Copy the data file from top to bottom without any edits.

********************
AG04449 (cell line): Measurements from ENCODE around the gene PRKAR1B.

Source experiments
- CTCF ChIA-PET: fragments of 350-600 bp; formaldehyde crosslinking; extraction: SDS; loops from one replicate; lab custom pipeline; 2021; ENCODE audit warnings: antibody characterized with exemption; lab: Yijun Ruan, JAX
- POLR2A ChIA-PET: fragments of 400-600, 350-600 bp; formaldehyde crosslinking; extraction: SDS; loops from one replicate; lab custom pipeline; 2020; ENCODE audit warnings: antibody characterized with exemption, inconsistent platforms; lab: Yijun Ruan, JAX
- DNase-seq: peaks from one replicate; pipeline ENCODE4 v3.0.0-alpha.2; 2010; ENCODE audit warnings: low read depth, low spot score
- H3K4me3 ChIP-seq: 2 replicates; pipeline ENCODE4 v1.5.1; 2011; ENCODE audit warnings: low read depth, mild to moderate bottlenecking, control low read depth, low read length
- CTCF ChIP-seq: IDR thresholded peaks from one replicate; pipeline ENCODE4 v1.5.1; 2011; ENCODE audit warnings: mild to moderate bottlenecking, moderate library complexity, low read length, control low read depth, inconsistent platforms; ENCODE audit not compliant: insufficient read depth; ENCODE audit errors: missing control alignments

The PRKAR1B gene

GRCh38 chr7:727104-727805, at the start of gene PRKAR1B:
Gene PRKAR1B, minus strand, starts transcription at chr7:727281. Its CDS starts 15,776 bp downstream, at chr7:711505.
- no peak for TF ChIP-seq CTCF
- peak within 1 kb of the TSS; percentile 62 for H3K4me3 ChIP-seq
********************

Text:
AG04449 (cell line): Measurements from ENCODE around the gene PRKAR1B.

Source experiments
- CTCF ChIA-PET: fragments of 350-600 bp; formaldehyde crosslinking; extraction: SDS; loops from one replicate; lab custom pipeline; 2021; ENCODE audit warnings: antibody characterized with exemption; lab: Yijun Ruan, JAX
- POLR2A ChIA-PET: fragments of 400-600, 350-600 bp; formaldehyde crosslinking; extraction: SDS; loops from one replicate; lab custom pipeline; 2020; ENCODE audit warnings: antibody characterized with exemption, inconsistent platforms; lab: Yijun Ruan, JAX
- DNase-seq: peaks from one replicate; pipeline ENCODE4 v3.0.0-alpha.2; 2010; ENCODE audit warnings: low read depth, low spot score
- H3K4me3 ChIP-seq: 2 replicates; pipeline ENCODE4 v1.5.1; 2011; ENCODE audit warnings: low read depth, mild to moderate bottlenecking, control low read depth, low read length
- CTCF ChIP-seq: IDR thresholded peaks from one replicate; pipeline ENCODE4 v1.5.1; 2011; ENCODE audit warnings: mild to moderate bottlenecking, moderate library complexity, low read length, control low read depth, inconsistent platforms; ENCODE audit not compliant: insufficient read depth; ENCODE audit errors: missing control alignments

The PRKAR1B gene

GRCh38 chr7:727104-727805, at the start of gene PRKAR1B:
Gene PRKAR1B, minus strand, starts transcription at chr7:727281. Its CDS starts 15,776 bp downstream, at chr7:711505.
- no peak for TF ChIP-seq CTCF
- peak within 1 kb of the TSS; percentile 62 for H3K4me3 ChIP-seq